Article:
We take for granted how much society and culture structures individual human minds. Nobody is free from the system of construction: everyone has been determined and conditioned in how it feels; how it defends itself from feelings too traumatic for mind to reflect upon. And together we add the largest burden of rendering abstract and subtle conversations about affective experience to the dustbin, as what seems 'beyond us' - what confuses us but seems well worded and intellectually persuasive - we "throw" away, outside our minds, so we say something with social-emotional meaning which is 'affectively meaningful' for the others who feel the same distance from understanding the subtle and abstract logic of human behavior at the level of 'primary process'.


Since each of us are to some extent 'embedded' in this matrix of self-experience, each of us unconsciously enacts 'beliefs' of one sort of another to deal with the discomfort of 'not knowing'. We simplify the anxious ambiguity in order to create the illusory sense of 'order': the order of secondary process; of philosophy and the emergent contents which deny mind access to other ways of thinking. Closing off parts of the world by closing off the mind to the arbitrariness of the hidden primary processes of unconscious body-mind-society linkages.

Mindfulness, then, is probably the only thing that can bring the mind "out" of the embeddedness of primary process relating, where ways of being are determined by the "ghosts" of our relational past. A good example is how we learn to deal with negative feedback from other people. What do we specifically do in our minds to keep things out? Defensiveness necessarily involves ideas like "people are doing this to me" or "i am doing this to other people". There's always some relational 'doer, done to' awareness, as well as an ever present dialectical quality to our experiences. We think THIS because of THAT. The "that", being the closed-off, unconsciously dissociated 'phantom' of your last affectively meaningful experience, as well as any other affective associations stemming from your relational history that are relevant to current self-other processing.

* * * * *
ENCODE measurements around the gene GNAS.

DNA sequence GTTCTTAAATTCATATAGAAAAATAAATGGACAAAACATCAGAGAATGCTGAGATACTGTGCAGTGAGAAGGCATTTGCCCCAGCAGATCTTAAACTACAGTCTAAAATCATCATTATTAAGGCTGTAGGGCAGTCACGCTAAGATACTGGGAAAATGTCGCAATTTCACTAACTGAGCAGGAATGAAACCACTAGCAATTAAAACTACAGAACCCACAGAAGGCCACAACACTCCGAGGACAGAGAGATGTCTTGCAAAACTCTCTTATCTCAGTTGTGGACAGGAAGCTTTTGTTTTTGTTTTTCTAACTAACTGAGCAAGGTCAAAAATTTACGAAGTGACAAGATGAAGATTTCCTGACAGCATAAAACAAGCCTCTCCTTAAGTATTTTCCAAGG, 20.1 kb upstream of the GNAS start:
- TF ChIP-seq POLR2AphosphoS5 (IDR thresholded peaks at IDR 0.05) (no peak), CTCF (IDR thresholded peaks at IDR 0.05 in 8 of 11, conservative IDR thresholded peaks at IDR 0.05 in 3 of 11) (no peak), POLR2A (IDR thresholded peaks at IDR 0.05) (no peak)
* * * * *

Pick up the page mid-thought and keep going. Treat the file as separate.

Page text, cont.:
Any philosophy of life that doesn't pay attention to the phenomenological logic of emotion on the minds organization is a philosophy that ignores the importance of psychodynamics. Such knowledge can only be known by analyzing your own self-other experience. It is thus first person subjective, not 3rd person objective, as in so much research psychology. It is phenomenological. And, I do not think it is fair or wise to ignore first person experience simply because it cannot be tabulated in the way we do 'objective' facts. We all have access to our inner experiences; and each of us possesses the ability to 'be open' to what occurs and how affects literally 'effect' how we think and feel with 'salient' others.


Humankind has slowly been coming out of it's emotional 'numbness' of just how morally disgusting our behavior over history has been. Just watch one historical movie, such as Exodus: Gods and Kings, and simply take in the fact of how human beings willingly charged straight into a situation where they had a mathematically strong chance of being killed. How could they be so thoughtless as to the value of their life? Part of the problem is human imaginations about an afterlife; but really, the primary problem is not being able to experience those things consigned to the trashbin by society: female attributes like empathy, compassion, attachment. Attributes so present in most mother-baby relationships, but which begin to vanish and slide into 'dissociation' as the child grows up into a patriarchal social construct.

Ignorance. It's amazing how knowledge of emotion is the ultimate fact of intelligence. If you aren't emotionally centered properly, you're thinking may be sophisticated, but sophisticated, too often, in a self destructive and other destructive way.

edit on 27-12-2014 by Astrocyte because: (no reason given)